Overview of ADA Leave Protections
Title I of the ADA, which is enforced by the U.S. EqualEmployment Opportunity Commission (EEOC),protects qualified
 
individuals with disabilities fromdiscrimination on the basis of disability.
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Under theADA, employers are required to provide necessaryreasonable accommodations unless doing so wouldimpose an undue hardship on the employer. A“reasonable accommodation” is a change in theworkplace that enables an employee to perform theessential functions of his/her job. Leave is one form of reasonable accommodation in that it enables anemployee to take time off from work, take care of whatever required the leave, and return to work and tothe performance of the job’s essential functions.In some cases, leave on a short term, long term, or evenhourly basis, will be the only effective accommodation.
2
 In other situations, leave may be an effectiveaccommodation, but there may also be other effectiveaccommodations that will allow the person to stay onthe job. Under the ADA, the employer, preferably inconjunction with the individual requesting theaccommodation, makes the final decision of whateffective reasonable accommodation will be provided.
1
The EEOC’s ADA regulations are set forth at 29 C.F.R. Part1630.
2
A modification or adjustment satisfies the reasonableaccommodation obligation if it is "effective." Leave may be theonly effective accommodation where the employee needs timeoff to obtain medical treatment, recuperate from an illness or anepisodic manifestation of a disability, repair a wheelchair orother device, and so forth.
 
Leave Rights under the FMLA and the ADA: The Intersection of Two Laws Impacting Employee LeaveJuly 2001 2
CORNELL UNIVERSITY
 
Overview of FMLA Requirements
Coverage and EligibilityThe FMLA allows employees to balance their work and family life by taking up to 12 weeks of unpaid, job-protected leave for certain family and medical reasons,while at the same time accommodating the legitimateinterests of employers.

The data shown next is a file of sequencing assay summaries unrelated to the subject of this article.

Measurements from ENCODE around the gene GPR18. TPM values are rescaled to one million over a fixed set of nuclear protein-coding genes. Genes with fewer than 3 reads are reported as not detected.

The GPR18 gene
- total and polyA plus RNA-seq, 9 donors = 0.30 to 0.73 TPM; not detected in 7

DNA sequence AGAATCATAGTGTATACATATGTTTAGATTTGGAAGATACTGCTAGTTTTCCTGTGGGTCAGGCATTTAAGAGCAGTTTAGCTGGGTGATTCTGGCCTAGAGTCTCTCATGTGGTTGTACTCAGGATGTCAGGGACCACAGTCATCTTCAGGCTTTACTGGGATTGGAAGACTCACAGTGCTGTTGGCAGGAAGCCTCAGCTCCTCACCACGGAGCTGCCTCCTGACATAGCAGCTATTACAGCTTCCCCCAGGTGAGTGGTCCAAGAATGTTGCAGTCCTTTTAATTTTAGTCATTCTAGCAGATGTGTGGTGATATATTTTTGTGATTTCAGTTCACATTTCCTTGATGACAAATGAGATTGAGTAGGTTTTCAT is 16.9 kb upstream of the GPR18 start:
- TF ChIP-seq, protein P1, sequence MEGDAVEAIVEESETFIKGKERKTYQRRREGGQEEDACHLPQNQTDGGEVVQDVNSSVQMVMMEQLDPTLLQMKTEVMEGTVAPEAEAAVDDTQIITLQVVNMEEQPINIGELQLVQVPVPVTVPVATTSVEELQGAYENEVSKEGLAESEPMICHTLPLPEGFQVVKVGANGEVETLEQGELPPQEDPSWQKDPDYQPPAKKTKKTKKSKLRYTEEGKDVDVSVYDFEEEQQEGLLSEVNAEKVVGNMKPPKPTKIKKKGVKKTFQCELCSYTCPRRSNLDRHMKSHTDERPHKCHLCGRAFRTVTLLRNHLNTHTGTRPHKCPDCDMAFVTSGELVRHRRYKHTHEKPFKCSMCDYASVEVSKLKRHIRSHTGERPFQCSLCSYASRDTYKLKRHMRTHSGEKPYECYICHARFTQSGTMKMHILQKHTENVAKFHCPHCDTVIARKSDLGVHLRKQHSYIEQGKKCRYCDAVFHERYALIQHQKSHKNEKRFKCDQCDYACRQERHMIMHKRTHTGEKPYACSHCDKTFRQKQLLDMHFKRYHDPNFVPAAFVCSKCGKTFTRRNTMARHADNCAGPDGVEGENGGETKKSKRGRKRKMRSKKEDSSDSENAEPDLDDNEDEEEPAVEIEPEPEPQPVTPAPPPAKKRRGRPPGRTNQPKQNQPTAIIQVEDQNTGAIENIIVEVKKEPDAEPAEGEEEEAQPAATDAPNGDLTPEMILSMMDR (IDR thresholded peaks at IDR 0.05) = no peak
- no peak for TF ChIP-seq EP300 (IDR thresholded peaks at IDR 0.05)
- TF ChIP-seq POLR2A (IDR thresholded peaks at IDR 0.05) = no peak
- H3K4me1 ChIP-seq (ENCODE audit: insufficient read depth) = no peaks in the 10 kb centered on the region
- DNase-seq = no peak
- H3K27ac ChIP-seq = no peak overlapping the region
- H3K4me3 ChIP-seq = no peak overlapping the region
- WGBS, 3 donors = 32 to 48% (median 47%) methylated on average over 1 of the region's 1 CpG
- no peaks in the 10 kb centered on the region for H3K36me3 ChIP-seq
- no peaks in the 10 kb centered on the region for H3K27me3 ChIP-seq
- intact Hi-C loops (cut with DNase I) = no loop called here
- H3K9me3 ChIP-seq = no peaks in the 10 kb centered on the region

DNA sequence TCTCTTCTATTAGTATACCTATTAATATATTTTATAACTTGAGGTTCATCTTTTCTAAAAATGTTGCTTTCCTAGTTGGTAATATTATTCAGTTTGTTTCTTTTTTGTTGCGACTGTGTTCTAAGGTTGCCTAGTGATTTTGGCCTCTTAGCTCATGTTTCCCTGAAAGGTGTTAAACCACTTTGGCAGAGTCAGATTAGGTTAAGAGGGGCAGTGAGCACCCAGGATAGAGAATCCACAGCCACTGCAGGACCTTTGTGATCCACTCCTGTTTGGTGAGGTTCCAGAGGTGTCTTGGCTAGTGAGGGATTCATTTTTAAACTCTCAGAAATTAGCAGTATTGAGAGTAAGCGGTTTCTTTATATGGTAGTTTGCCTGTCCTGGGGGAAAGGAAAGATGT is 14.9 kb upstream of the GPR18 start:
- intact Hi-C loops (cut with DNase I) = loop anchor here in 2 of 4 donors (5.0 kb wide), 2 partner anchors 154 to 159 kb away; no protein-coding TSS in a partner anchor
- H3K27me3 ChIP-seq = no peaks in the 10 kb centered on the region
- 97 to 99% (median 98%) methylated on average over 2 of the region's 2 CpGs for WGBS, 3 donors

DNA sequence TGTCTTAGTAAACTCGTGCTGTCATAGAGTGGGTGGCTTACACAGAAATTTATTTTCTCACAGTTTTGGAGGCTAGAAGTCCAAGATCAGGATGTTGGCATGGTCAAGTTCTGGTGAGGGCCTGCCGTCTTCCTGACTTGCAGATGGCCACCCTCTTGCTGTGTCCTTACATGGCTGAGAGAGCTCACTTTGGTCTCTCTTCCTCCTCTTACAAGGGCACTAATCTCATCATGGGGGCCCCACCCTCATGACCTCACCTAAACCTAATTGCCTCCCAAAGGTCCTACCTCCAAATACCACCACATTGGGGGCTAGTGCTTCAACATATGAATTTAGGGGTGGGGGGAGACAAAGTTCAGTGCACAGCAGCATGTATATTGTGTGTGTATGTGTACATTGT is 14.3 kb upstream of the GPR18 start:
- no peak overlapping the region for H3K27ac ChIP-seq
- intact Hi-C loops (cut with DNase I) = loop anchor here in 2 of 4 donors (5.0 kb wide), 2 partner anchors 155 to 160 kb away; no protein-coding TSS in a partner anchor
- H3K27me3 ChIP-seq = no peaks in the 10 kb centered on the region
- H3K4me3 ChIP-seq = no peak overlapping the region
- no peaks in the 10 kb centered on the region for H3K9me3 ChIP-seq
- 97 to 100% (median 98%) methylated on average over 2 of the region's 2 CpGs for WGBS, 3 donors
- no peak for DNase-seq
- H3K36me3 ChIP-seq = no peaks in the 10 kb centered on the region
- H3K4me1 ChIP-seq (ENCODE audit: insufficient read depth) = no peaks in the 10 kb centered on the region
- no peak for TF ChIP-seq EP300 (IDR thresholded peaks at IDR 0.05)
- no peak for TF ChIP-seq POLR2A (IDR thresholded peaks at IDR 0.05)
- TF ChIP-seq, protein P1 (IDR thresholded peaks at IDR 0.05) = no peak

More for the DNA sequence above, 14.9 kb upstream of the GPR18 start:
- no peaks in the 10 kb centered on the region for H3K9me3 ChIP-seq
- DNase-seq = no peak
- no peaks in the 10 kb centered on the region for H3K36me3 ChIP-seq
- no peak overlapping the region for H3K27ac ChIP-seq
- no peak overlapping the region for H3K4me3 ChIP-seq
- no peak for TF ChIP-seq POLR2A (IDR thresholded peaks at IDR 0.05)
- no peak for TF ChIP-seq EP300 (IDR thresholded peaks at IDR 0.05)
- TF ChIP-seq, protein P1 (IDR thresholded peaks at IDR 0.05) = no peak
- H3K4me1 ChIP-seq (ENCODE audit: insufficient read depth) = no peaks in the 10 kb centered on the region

3
The FMLA applies to all:state, local and federal employers, and localeducation agencies (schools), andprivate sector employers who employ 50 or moreemployees for at least 20 workweeks in the currentor preceding calendar year, including jointemployers and successor employers.The U.S. Department of Labor’s EmploymentStandards Administration, Wage and Hour Division,enforces the FMLA for private, state and localgovernment and some federal employees. Most federaland congressional employees are subject to the jurisdiction of the Office of Personnel Management orCongress.To be eligible for FMLA leave, an employee must work for a covered employer and:1. have worked for that employer for at least 12months; and2. have worked at least 1,250 hours during the 12months prior to the start of the FMLA leave;and,3. work at a location where at least 50 employeesare employed at the location or within 75 milesof the location.All time worked counts towards the 12 months of employment requirement. The 1,250 hours requirementcan be satisfied in different ways, including regular